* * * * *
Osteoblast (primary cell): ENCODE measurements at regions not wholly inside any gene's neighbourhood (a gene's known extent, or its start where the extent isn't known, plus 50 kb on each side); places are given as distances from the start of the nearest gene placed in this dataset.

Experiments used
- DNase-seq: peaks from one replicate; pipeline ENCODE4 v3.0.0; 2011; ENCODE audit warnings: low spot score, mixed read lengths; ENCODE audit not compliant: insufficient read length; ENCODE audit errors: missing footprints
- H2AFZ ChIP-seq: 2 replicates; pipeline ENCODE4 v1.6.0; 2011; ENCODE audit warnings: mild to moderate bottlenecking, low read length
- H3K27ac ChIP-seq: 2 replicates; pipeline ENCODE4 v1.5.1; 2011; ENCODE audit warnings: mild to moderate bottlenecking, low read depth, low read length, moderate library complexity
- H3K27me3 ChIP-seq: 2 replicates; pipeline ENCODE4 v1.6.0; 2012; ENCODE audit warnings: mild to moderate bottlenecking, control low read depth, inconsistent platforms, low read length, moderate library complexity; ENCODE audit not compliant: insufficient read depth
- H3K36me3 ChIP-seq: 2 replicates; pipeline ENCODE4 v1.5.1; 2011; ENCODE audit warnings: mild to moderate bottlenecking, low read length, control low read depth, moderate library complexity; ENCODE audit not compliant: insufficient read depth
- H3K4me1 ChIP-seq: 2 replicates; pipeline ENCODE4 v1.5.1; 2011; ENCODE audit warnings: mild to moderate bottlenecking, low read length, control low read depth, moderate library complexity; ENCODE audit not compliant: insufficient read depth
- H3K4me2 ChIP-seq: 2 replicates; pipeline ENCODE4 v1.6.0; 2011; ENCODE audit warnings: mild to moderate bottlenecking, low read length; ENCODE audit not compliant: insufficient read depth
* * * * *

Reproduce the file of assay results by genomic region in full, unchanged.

Osteoblast (primary cell): ENCODE measurements at regions not wholly inside any gene's neighbourhood (a gene's known extent, or its start where the extent isn't known, plus 50 kb on each side); places are given as distances from the start of the nearest gene placed in this dataset.

Experiments used
- DNase-seq: peaks from one replicate; pipeline ENCODE4 v3.0.0; 2011; ENCODE audit warnings: low spot score, mixed read lengths; ENCODE audit not compliant: insufficient read length; ENCODE audit errors: missing footprints
- H2AFZ ChIP-seq: 2 replicates; pipeline ENCODE4 v1.6.0; 2011; ENCODE audit warnings: mild to moderate bottlenecking, low read length
- H3K27ac ChIP-seq: 2 replicates; pipeline ENCODE4 v1.5.1; 2011; ENCODE audit warnings: mild to moderate bottlenecking, low read depth, low read length, moderate library complexity
- H3K27me3 ChIP-seq: 2 replicates; pipeline ENCODE4 v1.6.0; 2012; ENCODE audit warnings: mild to moderate bottlenecking, control low read depth, inconsistent platforms, low read length, moderate library complexity; ENCODE audit not compliant: insufficient read depth
- H3K36me3 ChIP-seq: 2 replicates; pipeline ENCODE4 v1.5.1; 2011; ENCODE audit warnings: mild to moderate bottlenecking, low read length, control low read depth, moderate library complexity; ENCODE audit not compliant: insufficient read depth
- H3K4me1 ChIP-seq: 2 replicates; pipeline ENCODE4 v1.5.1; 2011; ENCODE audit warnings: mild to moderate bottlenecking, low read length, control low read depth, moderate library complexity; ENCODE audit not compliant: insufficient read depth
- H3K4me2 ChIP-seq: 2 replicates; pipeline ENCODE4 v1.6.0; 2011; ENCODE audit warnings: mild to moderate bottlenecking, low read length; ENCODE audit not compliant: insufficient read depth